"Sesame Street" returns for its 41st season on Monday, but the opening episode won't include a scheduled segment featuring singer Katy Perry and Elmo.
I teach a course in "Children and Television" at Goucher College in Baltimore, and for the 15 years that I have taught the course, I have celebrated the use by Sesame Workshop of child and parent focus groups to screen content before airing. I can cite chapter and verse on the mistakes "Sesame Street" did not make on-air because of those pre-air screenings.
I admire Perry's willingness ot be on the show, and her sense of fun in the video. I love Elmo and puppeteer Kevin Clash, who was born and raised in Baltimore, to death. In fact, I have a feature story scheduled in Monday's print edition of the Sun on the new season of "Sesame Street" that includes interviews with Elmo and Clash.
But looking at the video through the eyes of an educator and a critic, let me say two things -- and they might seem contradictory. First, the video is a brilliant production -- in concept, editing and sense of parody. Second, I think Sesame Workshop made the correct decision in pulling it from the show. I'll take it on in depth later if you want, but "Sesame Street" exists in a highly-politicized media environment and country. Since it's birth in 1969, it has lived near ground zero in the culture wars. Remember Newt Gingrich's campaign to "zero out" congressional funding for PBS and "Sesame Street" in the '90s?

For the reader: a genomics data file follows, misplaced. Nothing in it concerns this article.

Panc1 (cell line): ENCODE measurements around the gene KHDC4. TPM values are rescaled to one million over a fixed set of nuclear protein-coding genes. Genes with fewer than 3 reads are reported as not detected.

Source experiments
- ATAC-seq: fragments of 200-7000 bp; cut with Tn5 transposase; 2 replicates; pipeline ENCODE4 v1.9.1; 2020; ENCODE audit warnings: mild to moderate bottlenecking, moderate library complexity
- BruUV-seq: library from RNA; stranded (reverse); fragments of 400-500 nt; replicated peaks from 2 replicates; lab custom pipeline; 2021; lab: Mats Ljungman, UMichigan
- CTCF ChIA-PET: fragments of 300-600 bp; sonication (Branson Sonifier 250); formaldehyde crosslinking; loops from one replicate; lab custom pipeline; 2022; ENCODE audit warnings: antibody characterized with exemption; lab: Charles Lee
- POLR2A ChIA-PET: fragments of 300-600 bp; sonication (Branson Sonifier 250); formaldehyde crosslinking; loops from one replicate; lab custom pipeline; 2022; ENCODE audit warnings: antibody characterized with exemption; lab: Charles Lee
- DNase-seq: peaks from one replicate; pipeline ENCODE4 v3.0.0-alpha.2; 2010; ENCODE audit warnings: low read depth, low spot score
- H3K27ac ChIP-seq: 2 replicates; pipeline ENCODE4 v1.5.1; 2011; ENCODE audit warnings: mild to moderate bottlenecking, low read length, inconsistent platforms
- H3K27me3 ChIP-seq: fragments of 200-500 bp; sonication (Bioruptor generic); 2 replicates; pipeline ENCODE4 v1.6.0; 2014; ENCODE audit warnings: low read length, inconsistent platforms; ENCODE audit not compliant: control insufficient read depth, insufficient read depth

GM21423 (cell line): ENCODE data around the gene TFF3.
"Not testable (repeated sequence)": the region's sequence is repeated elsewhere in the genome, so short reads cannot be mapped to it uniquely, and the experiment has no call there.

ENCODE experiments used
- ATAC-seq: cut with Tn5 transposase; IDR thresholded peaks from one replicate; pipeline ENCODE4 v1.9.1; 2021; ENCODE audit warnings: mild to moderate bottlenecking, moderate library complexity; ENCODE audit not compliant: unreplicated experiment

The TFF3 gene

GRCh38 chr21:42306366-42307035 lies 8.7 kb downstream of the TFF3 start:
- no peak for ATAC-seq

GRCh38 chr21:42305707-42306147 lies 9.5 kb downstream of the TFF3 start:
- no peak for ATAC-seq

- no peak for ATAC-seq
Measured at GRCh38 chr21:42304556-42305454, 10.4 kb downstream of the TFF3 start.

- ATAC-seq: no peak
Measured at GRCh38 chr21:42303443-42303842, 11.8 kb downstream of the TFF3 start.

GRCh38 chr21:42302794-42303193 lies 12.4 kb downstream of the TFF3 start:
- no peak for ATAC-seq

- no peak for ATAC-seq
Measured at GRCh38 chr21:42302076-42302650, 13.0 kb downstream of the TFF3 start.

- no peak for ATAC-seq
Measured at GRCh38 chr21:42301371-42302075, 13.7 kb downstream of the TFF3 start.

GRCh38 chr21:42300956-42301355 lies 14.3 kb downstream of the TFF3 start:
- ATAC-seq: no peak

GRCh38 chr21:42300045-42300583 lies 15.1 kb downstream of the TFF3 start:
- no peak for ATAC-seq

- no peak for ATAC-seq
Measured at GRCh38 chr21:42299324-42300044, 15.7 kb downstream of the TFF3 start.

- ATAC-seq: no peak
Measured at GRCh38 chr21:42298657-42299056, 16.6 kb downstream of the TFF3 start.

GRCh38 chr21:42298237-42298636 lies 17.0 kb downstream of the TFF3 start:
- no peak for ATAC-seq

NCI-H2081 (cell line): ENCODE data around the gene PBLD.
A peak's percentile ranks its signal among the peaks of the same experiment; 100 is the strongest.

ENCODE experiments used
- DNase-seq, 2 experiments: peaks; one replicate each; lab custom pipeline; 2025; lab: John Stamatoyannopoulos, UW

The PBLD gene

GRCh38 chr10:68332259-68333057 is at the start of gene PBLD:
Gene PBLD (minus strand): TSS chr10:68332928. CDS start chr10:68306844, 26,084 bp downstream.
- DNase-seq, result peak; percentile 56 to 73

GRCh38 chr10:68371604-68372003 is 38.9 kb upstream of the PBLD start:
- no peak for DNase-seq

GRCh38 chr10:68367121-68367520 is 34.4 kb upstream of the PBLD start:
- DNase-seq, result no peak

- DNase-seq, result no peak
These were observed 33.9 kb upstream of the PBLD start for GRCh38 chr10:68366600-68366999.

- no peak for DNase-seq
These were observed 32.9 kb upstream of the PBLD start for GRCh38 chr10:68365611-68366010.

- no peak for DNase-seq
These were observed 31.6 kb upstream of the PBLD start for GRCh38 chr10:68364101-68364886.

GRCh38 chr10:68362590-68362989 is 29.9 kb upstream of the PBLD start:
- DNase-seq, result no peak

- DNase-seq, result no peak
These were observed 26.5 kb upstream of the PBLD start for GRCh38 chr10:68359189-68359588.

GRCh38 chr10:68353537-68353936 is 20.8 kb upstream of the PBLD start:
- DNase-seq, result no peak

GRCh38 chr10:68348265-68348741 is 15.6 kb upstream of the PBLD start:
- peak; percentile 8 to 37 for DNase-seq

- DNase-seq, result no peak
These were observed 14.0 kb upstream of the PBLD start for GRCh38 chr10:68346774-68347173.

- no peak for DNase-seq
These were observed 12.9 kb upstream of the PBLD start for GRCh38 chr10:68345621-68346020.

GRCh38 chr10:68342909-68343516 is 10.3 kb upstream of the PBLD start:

Here is a statement from Ellen Lewis, vice president of the workshop. And please, spare me any arguments about censorship. Sesame Street Workshop left the video online for all to see, except the little kids who will be watching the season premiere Monday. The video will probably be shown only 10 million times on cable news channels today.
"Sesame Street has a long history of working with celebrities across all genres, including athletes, actors, musicians and artists. Sesame Street has always been written on two levels, for the child and adult. We use parodies and celebrity segments to interest adults in the show because we know that a child learns best when co-viewing with a parent or care-giver. We also value our viewer's opinions and particularly those of parents. In light of the feedback we've received on the Katy Perry music video which was released on You Tube only, we have decided we will not air the segment on the television broadcast of Sesame Street, which is aimed at preschoolers. Katy Perry fans will still be able to view the video on You Tube."